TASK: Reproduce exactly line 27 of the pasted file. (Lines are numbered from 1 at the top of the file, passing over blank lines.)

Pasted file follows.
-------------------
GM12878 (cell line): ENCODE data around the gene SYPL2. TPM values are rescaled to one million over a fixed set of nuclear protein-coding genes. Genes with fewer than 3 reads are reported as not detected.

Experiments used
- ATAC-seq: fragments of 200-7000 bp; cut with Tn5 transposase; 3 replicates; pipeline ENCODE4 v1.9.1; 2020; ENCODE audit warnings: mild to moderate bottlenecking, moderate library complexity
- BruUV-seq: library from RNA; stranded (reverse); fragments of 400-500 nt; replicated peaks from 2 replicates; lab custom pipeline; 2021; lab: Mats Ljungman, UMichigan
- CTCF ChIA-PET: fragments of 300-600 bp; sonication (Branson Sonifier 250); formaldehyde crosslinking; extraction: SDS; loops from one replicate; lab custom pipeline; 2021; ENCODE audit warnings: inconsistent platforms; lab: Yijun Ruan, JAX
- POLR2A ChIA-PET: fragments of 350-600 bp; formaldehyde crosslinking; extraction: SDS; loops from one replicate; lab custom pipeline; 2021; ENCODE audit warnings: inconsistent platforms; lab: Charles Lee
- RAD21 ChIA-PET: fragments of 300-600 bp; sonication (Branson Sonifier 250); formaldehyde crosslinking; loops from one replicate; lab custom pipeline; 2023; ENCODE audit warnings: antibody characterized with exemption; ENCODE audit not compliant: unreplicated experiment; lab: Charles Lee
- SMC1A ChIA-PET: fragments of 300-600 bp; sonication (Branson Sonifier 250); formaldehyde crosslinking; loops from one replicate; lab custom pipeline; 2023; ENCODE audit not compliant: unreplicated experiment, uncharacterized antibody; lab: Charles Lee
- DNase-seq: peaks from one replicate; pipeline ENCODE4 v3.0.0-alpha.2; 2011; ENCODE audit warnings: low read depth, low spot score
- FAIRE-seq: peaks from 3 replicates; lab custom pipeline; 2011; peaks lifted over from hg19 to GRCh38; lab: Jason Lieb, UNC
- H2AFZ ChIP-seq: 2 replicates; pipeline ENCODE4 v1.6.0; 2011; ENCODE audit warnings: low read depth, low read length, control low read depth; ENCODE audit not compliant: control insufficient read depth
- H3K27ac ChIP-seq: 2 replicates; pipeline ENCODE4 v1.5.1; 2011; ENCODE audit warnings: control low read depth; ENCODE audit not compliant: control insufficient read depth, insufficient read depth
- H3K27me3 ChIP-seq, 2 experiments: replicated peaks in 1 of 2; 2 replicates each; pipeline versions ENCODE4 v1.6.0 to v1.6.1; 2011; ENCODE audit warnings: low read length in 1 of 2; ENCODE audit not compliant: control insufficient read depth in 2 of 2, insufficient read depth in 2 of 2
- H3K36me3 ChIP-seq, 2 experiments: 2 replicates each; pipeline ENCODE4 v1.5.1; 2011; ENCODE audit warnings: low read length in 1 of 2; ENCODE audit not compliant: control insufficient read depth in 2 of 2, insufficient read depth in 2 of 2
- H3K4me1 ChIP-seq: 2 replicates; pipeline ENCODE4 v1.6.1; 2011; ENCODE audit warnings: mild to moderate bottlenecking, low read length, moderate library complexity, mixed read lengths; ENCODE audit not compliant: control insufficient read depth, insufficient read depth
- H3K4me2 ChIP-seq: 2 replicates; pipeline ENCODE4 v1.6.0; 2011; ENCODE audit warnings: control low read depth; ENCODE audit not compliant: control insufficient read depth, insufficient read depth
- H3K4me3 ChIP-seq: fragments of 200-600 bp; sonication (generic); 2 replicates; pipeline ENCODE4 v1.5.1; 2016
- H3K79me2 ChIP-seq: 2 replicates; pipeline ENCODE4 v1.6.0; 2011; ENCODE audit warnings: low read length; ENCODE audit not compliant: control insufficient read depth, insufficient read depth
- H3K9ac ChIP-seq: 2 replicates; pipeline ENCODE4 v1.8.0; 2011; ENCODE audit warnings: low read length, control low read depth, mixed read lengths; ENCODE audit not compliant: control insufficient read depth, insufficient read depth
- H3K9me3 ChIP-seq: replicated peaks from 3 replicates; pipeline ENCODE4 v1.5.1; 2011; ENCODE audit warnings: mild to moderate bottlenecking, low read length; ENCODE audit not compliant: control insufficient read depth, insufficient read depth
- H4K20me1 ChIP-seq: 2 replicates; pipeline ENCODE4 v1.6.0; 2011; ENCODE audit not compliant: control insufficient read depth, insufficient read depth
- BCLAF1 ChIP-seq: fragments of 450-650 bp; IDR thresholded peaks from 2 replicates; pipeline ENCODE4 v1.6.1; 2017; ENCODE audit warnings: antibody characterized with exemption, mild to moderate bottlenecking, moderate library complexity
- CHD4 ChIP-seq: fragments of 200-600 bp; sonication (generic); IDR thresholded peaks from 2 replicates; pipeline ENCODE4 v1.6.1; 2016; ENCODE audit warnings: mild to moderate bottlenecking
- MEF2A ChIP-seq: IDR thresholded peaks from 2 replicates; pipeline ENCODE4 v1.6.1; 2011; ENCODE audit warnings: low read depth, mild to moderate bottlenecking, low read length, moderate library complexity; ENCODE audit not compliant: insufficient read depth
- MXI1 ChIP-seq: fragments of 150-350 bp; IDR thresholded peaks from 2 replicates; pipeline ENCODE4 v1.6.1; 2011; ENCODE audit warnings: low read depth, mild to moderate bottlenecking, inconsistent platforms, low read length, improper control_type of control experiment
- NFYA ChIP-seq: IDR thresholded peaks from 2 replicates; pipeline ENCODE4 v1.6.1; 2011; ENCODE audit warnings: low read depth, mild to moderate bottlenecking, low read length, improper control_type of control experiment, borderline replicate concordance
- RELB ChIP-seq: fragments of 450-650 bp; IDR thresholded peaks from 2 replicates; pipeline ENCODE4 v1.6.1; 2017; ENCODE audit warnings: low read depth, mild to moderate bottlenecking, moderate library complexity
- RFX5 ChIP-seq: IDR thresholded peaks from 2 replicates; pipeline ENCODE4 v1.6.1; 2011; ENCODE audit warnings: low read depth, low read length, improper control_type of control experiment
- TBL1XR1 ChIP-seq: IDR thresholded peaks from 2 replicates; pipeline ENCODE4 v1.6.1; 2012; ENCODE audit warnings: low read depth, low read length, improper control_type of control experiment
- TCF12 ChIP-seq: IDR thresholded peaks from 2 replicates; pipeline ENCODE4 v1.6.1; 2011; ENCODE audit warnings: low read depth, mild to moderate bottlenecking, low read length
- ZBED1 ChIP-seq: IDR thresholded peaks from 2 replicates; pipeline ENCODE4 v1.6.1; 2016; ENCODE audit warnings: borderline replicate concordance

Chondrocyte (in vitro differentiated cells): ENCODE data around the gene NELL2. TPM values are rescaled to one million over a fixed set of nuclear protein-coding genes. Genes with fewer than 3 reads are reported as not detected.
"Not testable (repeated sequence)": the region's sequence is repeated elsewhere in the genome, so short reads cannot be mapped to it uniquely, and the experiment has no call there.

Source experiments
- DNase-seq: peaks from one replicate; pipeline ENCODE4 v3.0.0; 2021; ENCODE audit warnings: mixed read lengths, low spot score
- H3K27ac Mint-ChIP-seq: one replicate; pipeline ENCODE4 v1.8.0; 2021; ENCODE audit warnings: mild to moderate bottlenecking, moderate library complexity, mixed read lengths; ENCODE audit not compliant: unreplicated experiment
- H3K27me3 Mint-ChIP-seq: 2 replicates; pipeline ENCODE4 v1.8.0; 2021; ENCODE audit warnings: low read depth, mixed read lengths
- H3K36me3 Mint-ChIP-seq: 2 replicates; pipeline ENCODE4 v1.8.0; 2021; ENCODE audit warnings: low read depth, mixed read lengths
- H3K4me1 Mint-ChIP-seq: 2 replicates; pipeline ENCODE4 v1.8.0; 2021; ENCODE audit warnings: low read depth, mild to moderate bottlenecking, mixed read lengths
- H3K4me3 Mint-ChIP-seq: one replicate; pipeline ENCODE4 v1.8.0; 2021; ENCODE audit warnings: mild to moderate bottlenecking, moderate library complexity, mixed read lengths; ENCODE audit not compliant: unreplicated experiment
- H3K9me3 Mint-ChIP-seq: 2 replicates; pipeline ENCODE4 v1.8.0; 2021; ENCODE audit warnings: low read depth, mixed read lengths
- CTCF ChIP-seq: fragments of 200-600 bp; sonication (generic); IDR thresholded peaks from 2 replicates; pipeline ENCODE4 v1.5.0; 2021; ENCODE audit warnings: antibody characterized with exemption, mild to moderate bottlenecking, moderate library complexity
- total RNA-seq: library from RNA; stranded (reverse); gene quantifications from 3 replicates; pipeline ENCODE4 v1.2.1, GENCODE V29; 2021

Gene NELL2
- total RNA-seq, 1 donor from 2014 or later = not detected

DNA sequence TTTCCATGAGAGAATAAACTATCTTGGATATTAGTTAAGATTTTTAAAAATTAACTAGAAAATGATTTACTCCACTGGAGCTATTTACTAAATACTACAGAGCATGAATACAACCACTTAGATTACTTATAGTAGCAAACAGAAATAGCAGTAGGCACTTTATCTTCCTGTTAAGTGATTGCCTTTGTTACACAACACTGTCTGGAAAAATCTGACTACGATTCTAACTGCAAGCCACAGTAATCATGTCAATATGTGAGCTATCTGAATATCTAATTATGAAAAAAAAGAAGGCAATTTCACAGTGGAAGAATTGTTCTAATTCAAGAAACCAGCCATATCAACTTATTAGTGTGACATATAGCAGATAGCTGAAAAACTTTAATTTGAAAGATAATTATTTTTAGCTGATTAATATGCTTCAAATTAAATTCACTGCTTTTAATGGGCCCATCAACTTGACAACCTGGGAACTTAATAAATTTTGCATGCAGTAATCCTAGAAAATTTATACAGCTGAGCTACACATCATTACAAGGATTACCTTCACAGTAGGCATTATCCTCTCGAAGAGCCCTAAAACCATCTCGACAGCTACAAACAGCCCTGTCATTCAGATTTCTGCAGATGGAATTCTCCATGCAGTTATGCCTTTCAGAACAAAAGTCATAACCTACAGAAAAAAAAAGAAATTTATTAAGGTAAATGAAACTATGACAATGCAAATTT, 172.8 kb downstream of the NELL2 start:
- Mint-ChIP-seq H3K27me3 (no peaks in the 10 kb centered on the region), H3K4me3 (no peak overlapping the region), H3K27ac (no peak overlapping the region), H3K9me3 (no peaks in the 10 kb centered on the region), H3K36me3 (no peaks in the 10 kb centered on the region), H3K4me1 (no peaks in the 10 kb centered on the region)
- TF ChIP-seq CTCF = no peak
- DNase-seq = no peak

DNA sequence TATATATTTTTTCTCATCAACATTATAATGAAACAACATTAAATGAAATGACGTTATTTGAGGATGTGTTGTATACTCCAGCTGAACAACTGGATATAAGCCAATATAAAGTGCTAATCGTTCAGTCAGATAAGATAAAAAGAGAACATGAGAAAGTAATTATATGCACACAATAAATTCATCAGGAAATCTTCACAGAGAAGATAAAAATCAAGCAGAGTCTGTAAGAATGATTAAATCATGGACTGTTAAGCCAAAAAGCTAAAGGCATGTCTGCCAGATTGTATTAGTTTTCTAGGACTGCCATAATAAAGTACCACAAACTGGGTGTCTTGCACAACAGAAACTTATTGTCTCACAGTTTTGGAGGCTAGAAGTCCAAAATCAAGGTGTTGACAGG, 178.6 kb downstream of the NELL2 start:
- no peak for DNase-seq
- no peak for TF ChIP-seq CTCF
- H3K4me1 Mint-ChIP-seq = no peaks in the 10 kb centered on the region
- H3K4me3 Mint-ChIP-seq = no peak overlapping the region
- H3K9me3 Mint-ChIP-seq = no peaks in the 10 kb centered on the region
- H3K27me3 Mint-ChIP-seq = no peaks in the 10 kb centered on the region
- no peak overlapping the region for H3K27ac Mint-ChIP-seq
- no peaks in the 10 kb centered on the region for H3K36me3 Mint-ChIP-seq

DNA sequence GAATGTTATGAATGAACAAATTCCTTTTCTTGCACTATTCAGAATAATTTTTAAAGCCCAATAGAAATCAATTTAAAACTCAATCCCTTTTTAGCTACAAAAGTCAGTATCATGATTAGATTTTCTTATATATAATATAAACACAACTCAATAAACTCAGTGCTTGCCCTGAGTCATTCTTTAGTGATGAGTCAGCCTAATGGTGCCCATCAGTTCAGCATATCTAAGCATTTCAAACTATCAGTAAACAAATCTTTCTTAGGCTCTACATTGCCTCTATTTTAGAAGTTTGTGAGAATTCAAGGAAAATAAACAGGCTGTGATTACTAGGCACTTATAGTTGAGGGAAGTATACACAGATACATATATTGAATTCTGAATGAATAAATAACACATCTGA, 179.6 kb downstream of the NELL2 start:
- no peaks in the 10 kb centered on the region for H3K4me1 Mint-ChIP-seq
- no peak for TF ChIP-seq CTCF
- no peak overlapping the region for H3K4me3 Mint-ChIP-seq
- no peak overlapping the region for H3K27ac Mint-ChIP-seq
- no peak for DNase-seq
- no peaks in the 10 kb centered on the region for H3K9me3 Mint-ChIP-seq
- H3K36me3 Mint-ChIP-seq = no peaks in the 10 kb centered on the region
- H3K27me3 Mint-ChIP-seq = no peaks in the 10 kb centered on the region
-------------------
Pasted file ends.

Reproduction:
- RELB ChIP-seq: fragments of 450-650 bp; IDR thresholded peaks from 2 replicates; pipeline ENCODE4 v1.6.1; 2017; ENCODE audit warnings: low read depth, mild to moderate bottlenecking, moderate library complexity